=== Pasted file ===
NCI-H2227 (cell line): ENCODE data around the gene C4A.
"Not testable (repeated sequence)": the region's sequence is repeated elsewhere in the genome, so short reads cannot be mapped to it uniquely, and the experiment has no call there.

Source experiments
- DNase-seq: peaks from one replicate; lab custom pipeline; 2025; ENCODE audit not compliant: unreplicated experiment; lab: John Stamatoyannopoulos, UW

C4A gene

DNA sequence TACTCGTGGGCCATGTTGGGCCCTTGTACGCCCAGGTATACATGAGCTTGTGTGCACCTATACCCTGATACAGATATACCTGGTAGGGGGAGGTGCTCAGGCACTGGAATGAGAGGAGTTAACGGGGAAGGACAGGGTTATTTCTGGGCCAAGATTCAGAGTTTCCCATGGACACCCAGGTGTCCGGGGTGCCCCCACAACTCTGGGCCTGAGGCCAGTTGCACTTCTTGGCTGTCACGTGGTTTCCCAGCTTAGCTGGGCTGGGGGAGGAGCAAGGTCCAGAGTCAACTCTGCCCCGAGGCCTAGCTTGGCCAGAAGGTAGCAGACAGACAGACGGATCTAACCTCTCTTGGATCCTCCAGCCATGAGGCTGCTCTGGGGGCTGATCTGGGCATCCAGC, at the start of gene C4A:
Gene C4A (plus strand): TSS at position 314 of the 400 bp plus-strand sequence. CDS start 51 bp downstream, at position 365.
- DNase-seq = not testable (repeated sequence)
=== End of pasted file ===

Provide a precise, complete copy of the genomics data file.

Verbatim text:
NCI-H2227 (cell line): ENCODE data around the gene C4A.
"Not testable (repeated sequence)": the region's sequence is repeated elsewhere in the genome, so short reads cannot be mapped to it uniquely, and the experiment has no call there.

Source experiments
- DNase-seq: peaks from one replicate; lab custom pipeline; 2025; ENCODE audit not compliant: unreplicated experiment; lab: John Stamatoyannopoulos, UW

C4A gene

DNA sequence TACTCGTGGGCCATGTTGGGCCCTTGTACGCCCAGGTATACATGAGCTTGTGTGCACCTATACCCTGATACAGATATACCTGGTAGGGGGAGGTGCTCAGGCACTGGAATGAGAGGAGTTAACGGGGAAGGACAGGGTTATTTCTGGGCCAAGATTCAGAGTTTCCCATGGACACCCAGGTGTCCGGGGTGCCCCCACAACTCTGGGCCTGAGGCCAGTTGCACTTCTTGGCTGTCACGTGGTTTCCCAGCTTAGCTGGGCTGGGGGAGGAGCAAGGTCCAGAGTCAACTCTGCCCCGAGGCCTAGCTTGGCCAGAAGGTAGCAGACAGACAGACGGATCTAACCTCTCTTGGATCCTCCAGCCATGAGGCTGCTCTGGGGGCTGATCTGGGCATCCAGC, at the start of gene C4A:
Gene C4A (plus strand): TSS at position 314 of the 400 bp plus-strand sequence. CDS start 51 bp downstream, at position 365.
- DNase-seq = not testable (repeated sequence)